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BW Businessworld

Bad Appraisals? Don’t Give Up

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The appraisal season brings heart burn or euphoria depending on what sort of an outcome you had based on the annual performance review. This is also a time in the corporate world when the entire year is reviewed, reflected and rewards usually are distributed depending on how well the team, or organisation performed.
 
No matter how perfect an organisation’s appraisal system, there are always individuals who feel short changed after a year’s hard work. While an individual may think, they served with blood, sweat and toil, the supervisor or the company may feel it was all in a day’s work. So, don’t just reach out to the next available recruiter who has been chasing you all year, instead use this not so positive appraisal to serve as a foundation for your next stage of growth. If you are young and ambitious, you are well within your rights to express righteous indignation, vent your spleen on the perceived “jackass” of a supervisor. You feel your boss is a ‘self-aggrandising’ credit sucker who got a lion’s share of the spoils but left only the crumbs for you and rest of the colleagues. You seriously feel wronged and feel like writing a nasty e-mail couched in two polite words “I Quit”
 
Here are some counter perspectives to consider:
Appraisal time is not revenge season: You may feel good after quitting and walking out to the next available job offer but such impulsive choices repeatedly can set you up for failure. The next job offer can only land you in more of the same situations if you have not done a root cause analysis and introspection. You need to separate the appraisal from the personality. Often it is not about you, as a person.
 
Companies talk about a bell curve where they fit the entire organisation and just do a statistical distribution and often what you may think was exceptional contribution must have been “averaged” out across multiple teams. If this was a one-off bad year, do consider it natural as often you go through ebbs and flows where you get to work on really exciting stuff and business as usual mundane work. So, give yourself a week or two to stomach this perceived disappointment but do not act purely based on what transpired during the appraisal process.
 
Appraisal time is not coaching season: Because of the rough and tumble, frenetic pace at work few bosses take time to discuss goals periodically. They assume the few minutes assigned to discuss performance on annual basis alone is worth capturing an entire year’s work. If you are not having regular conversations about your work then the appraisal conversation is only a formality. If you hear the team leader mouth generic platitudeswithout specific inputs, just brace yourself and take it as a mere bump on the road. If your supervisor truly values your work as much as you care, then appraisals reflect the content of the dialogue you have had through the year.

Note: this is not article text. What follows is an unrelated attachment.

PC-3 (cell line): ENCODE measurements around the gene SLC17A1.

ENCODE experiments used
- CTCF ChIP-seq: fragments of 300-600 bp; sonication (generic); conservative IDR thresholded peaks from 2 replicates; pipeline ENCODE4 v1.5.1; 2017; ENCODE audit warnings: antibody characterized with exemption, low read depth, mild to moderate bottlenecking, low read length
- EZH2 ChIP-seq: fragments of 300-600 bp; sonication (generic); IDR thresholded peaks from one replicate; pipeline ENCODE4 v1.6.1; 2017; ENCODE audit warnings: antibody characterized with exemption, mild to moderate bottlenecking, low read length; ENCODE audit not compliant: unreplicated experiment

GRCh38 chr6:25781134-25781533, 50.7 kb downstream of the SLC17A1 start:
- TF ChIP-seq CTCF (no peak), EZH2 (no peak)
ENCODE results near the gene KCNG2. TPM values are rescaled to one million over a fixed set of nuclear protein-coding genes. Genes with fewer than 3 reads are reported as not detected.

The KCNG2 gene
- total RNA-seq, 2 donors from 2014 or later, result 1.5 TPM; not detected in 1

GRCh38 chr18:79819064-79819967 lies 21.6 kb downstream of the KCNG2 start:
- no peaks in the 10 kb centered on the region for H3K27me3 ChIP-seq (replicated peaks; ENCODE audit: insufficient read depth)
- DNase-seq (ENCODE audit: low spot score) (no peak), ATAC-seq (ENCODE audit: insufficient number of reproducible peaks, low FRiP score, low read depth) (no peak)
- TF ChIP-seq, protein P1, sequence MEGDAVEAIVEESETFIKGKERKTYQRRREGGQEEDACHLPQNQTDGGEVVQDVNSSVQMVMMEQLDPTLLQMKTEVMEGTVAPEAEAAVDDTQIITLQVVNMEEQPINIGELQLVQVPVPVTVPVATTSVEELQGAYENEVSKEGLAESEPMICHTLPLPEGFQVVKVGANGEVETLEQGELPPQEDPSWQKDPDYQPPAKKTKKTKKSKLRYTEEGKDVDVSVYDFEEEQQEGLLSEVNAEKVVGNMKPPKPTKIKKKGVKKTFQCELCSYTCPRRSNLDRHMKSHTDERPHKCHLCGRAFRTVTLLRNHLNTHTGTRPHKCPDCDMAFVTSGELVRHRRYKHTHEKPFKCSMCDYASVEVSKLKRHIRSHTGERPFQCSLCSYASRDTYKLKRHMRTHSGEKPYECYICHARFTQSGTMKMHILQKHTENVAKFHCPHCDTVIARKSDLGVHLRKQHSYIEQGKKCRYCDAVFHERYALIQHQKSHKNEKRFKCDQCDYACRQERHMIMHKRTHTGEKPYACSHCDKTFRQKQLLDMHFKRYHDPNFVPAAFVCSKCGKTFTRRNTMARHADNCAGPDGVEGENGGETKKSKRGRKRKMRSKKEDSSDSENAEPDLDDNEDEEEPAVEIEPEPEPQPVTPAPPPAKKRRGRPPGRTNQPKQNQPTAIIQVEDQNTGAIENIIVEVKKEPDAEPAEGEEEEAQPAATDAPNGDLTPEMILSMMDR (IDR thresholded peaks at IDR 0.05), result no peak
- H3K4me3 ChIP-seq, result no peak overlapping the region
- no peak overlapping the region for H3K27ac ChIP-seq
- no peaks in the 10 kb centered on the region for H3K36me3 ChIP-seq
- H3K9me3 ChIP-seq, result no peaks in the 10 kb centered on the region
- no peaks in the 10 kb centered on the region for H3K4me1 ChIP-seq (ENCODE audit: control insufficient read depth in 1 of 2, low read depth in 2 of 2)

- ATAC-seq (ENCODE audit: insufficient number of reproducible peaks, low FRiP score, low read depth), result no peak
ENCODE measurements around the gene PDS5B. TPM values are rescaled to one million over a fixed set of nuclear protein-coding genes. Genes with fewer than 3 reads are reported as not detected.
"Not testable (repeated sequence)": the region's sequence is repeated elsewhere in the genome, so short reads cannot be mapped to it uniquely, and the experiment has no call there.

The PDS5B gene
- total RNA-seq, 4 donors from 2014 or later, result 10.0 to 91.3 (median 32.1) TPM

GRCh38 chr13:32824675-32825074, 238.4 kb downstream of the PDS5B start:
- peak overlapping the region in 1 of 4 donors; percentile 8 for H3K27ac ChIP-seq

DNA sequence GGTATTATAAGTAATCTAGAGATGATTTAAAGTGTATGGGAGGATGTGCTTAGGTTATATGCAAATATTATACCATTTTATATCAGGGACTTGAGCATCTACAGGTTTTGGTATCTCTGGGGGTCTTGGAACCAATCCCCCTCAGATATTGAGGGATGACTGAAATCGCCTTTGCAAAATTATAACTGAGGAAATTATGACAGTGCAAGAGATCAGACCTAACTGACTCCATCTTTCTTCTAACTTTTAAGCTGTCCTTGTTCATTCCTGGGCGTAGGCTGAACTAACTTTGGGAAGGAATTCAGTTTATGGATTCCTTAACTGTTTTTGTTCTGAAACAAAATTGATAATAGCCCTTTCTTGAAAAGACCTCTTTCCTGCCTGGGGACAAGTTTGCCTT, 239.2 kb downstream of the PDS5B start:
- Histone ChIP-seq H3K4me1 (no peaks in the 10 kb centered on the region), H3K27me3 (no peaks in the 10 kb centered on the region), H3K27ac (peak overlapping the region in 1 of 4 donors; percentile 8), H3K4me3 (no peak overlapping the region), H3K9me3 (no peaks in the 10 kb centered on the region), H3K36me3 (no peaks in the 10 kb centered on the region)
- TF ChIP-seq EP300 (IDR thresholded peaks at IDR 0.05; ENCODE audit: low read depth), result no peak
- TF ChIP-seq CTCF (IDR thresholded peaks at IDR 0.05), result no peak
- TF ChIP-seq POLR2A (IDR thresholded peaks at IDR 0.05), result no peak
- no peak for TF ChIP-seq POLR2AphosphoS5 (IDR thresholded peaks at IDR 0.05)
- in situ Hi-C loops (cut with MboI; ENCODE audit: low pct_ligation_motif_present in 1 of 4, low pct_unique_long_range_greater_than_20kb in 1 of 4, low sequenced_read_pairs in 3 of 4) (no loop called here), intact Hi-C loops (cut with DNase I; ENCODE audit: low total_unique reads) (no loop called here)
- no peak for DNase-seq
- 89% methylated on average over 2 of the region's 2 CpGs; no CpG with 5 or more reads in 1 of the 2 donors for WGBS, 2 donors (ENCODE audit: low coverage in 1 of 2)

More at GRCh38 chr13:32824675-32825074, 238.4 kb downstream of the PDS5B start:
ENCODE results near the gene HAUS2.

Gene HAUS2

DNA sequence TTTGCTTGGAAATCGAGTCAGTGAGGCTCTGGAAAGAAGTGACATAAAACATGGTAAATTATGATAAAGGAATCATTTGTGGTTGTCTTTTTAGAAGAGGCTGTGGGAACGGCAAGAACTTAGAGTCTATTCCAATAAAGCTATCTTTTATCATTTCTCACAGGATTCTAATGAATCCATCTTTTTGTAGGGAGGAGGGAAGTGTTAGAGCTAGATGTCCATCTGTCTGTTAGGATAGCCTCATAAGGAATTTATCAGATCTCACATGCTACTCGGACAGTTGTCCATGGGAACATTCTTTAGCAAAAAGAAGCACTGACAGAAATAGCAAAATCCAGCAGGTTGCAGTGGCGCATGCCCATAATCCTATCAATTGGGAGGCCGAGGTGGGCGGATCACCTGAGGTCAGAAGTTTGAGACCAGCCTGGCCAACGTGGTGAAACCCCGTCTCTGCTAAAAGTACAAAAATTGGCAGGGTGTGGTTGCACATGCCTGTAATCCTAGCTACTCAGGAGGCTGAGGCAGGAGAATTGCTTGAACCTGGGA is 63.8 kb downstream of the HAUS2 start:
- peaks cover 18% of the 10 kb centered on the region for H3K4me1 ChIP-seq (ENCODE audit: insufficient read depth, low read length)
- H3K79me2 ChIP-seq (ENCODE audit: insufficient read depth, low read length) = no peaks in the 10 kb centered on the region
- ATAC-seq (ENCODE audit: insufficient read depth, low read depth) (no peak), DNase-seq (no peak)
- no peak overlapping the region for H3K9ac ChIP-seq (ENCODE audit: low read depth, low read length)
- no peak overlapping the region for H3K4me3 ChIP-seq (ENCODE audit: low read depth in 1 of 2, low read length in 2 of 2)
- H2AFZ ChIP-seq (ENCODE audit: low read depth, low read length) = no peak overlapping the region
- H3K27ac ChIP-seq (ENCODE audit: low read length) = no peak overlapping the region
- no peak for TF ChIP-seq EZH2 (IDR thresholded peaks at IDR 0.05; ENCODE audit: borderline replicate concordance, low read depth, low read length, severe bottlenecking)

A strong relationship with your supervisor is a precondition to a good appraisal. Often there is a fine line between sucking up to a boss and having a respectful relationship and few know the distinction. Instead of waiting, you make things happen and keep pushing to have conversations, both formal and informal. Get out of the regular patterns and build a larger network within the organization and outside as well. What can you offer as commentary that can make your client and your team look good?
 
Appraisal is a tool for conversation and planning: Corporate survival is not about quick victories. It is a long haul ride with the occasional surprise or a disappointing turn. You will have bosses who will sponge off your hard work and gain their personal rewards. Do not resent them because, sooner or later they will get exposed. You need to plot your own journey based on stuff that matters to you. Carrying bitterness towards your boss or peers makes your day at work miserable. Let go and focus on yourself. Give yourself more time if you have sincerely given your best at work. However, if you are repeatedly being short changed evaluate your communication style and ask if you are under communicating or sending wrong signals.
 
One key question to ask each year is: What have I done that can be called an extra mile achievement? If you have a lot of second mile accomplishments that demonstrate that you went way beyond the call of duty and still did not get rewarded, then start writing your storyline. In a couple of years that narrative will set you up for a next big jump. You can never get to the top of a summit in a hurry. Treat a bad appraisal season as a pit stop to the top.
 
Robert is the author of recently published ‘Bound To Rise’